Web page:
Young Holocaust victim’s graphic novel brought to life

Alon Nashman and Adanya Dunn (Cylla Von Tiedemann photo)

Most Jews today are well aware of the story of Anne Frank. Now, Alon Nashman wants to introduce us to another remarkable young woman hidden during the Holocaust era – Charlotte Salomon. 

Salomon’s life is the central drama in Charlotte: A Tri-Coloured Play with Music, playing in Toronto on June 1 at Hart House Theatre before taking off on tour for Israel, Ukraine, and the Czech Republic.

While Anne Frank is known for her naïveté and innocence, remaining perpetually a young teen in our imagination, Salomon was already a young woman and accomplished artist when she fled her native Berlin for the south of France. 

Tragically, Salomon’s story has one significant commonality with Anne’s:  she was eventually deported to her death in Auschwitz. However, before leaving, she handed a bundle to a local physician with the words, “Take good care of this… it is my whole life.” 

The bundle turned out to contain what some call the world’s first graphic novel: a sequence of nearly 800 paintings accompanied by text and musical references. 

Salomon envisioned it being produced as a “singspiel,” or play with music, and that’s exactly what Nashman and his collaborators have tried to create in their production of Charlotte.


Nashman, an award-winning Canadian librettist, actor, and artistic director of the Theaturtle production company, describes Charlotte as a “chamber musical.” It is a collaboration between Nashman as librettist and performer, composer Brezina from the Czech Republic, and U.K. scenographer Pamela Howard.

Nashman first encountered Salomon’s work in an exhibition at the Art Gallery of Ontario. “I was mesmerized by her work as an artist and a storyteller,” he said. “It’s a very personal exposé of that moment in history when the walls were closing in on her family and their life.”

Nashman sees her story, like Anne Frank’s, as a coming-of-age tale, with all the absurdity and romance of late adolescence and early adulthood. 

He says her paintings cried out to be brought to life. “From the beginning,” Nashman said, “she envisioned it as a performance. In the first few pages, you see the curtains parting, you see a list of the characters, as if you’re entering the theatre.

“As a theatre person, I responded to it immediately,” he said “I thought to myself, I had to realize her vision.”

The production debuted in 2017 at Toronto’s Luminato festival, where it earned glowing reviews. From there, it travelled to Taiwan for the World Stage Design “Scenofest.”For many audience members in Taiwan, drawn by the production’s unique and elaborate stage design, this was their first time confronting the particulars of the Holocaust.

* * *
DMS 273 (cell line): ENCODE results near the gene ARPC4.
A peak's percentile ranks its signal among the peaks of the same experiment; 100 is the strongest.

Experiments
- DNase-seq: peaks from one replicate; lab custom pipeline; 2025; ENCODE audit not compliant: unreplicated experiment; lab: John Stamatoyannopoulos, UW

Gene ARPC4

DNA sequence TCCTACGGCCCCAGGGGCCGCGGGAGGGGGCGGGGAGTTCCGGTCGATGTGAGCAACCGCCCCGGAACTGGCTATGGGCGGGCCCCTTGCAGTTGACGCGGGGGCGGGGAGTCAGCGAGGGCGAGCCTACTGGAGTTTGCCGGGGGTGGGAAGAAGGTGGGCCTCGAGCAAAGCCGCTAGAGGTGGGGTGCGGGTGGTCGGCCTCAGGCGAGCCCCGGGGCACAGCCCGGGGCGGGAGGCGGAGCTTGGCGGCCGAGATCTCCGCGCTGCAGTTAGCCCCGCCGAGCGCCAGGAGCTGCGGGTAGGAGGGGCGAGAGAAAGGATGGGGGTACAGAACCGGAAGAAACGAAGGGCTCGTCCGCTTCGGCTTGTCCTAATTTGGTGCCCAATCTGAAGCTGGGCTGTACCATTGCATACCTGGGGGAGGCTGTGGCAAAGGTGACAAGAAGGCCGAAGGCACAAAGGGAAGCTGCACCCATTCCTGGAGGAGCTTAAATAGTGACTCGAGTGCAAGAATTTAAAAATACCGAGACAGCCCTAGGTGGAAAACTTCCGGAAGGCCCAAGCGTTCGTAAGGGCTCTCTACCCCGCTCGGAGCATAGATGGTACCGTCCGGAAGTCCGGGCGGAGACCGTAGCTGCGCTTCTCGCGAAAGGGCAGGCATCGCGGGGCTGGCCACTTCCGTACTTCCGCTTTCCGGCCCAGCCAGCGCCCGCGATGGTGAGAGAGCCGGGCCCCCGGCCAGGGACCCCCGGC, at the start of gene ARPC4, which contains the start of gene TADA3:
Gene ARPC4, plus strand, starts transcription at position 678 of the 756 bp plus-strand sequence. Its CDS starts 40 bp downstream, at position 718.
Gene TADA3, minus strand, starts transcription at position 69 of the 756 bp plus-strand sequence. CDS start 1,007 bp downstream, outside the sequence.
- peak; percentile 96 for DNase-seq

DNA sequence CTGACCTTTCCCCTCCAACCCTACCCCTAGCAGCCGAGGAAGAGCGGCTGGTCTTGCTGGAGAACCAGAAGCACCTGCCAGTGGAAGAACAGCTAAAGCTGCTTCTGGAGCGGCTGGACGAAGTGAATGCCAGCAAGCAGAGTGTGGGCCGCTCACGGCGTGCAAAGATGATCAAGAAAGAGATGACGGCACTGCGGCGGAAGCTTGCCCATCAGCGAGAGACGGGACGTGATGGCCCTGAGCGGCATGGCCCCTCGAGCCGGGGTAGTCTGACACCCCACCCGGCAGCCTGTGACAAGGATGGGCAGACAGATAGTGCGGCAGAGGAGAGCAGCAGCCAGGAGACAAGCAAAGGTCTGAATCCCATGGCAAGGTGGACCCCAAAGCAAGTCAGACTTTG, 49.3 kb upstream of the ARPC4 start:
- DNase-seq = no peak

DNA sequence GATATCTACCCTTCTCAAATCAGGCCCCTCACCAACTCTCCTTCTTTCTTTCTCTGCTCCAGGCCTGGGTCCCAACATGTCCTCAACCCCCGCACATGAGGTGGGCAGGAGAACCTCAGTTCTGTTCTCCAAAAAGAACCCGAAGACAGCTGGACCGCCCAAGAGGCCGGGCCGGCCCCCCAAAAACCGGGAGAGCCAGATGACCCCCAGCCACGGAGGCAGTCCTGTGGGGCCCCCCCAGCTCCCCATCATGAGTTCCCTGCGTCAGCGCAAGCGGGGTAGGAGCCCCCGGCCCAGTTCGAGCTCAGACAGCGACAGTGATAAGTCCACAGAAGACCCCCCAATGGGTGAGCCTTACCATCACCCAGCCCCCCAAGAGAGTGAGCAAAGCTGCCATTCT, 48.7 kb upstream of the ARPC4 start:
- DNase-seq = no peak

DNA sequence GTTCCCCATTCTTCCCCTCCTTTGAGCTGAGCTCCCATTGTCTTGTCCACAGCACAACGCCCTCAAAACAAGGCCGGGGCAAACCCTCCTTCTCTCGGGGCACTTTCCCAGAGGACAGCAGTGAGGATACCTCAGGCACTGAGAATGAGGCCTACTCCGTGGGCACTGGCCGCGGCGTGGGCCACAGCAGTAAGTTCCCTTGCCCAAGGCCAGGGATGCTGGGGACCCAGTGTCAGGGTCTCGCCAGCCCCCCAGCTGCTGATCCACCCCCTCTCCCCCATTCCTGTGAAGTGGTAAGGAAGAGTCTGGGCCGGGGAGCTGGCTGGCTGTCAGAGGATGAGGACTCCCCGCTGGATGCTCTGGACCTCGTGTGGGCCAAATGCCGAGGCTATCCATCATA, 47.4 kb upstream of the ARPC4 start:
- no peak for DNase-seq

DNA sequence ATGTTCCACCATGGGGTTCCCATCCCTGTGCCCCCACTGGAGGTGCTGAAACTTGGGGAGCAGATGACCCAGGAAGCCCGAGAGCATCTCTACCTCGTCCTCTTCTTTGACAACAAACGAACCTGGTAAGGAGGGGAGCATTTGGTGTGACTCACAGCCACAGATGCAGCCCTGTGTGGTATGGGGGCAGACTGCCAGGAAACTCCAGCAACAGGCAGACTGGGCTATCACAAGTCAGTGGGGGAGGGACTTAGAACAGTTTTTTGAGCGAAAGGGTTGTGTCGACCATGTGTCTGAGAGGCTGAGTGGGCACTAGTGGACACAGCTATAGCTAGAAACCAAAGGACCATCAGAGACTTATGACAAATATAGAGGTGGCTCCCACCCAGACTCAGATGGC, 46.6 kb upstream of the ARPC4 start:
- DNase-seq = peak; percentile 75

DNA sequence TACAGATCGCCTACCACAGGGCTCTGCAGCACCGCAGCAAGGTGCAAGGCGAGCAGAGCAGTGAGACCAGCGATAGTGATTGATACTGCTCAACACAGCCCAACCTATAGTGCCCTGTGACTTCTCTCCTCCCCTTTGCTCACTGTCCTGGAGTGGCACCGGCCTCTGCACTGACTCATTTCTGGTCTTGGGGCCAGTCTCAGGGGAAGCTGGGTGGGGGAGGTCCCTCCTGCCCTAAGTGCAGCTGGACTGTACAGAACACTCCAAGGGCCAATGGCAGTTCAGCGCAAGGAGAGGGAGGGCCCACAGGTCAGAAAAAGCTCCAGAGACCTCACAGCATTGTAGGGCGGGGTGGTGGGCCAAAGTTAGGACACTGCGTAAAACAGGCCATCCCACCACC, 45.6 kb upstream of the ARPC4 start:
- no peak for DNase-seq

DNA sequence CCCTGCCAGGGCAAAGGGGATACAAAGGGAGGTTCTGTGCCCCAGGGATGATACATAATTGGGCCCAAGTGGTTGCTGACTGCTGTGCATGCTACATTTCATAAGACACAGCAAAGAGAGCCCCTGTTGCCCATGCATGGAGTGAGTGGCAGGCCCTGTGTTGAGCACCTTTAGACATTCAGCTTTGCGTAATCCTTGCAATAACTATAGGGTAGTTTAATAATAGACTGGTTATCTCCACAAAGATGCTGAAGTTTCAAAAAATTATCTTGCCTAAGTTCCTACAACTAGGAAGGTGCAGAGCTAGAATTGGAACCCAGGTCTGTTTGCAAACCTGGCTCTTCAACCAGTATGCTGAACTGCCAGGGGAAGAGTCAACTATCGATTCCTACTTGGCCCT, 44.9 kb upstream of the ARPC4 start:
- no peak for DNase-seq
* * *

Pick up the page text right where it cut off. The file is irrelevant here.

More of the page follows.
“They were reading it in Chinese in surtitles, they were weeping. Young people, old people, weeping and understanding in a sense for the first time the enormity of what had taken place.”

Since then, Nashman has been refining the production. He describes working on Charlotte as one of the greatest challenges of his long and accomplished theatre career. “It’s been one of the most complex and difficult things I’ve ever done, but the rewards are so great.

“We’re dealing with art at the highest level, interpreted by [Howard,] one of the great theatre artists of our time. To realize that on stage and make all those colours, all those images, vibrant and real and lived-in… To make all this music in its complexity… and then rehearsing, getting it all ready for an audience.”

The show’s Israeli performances on June 21 and 22 will take place as part of Jaffa Fest, organized by Gesher Theatre to highlight a curated selection of local and international productions.  Nashman met and connected with Gesher’s executive director when the company was in Toronto last fall at the Elgin and Winter Garden Theatre with its production of The Dybbuk.

For Nashman, Salomon remains an incredible statement of resistance to tyranny. “She blows the lid off our preconceptions.  What was it like for a young woman growing up in Berlin to see the structures of her life crumble?

“I think people are going to be blown away by this fresh perspective on events we think we know so well.”


Charlotte plays at Hart House Theatre in Toronto on June 1 at 2 p.m.
For a short video clip and to view selections from the production’s costume and set designs, visit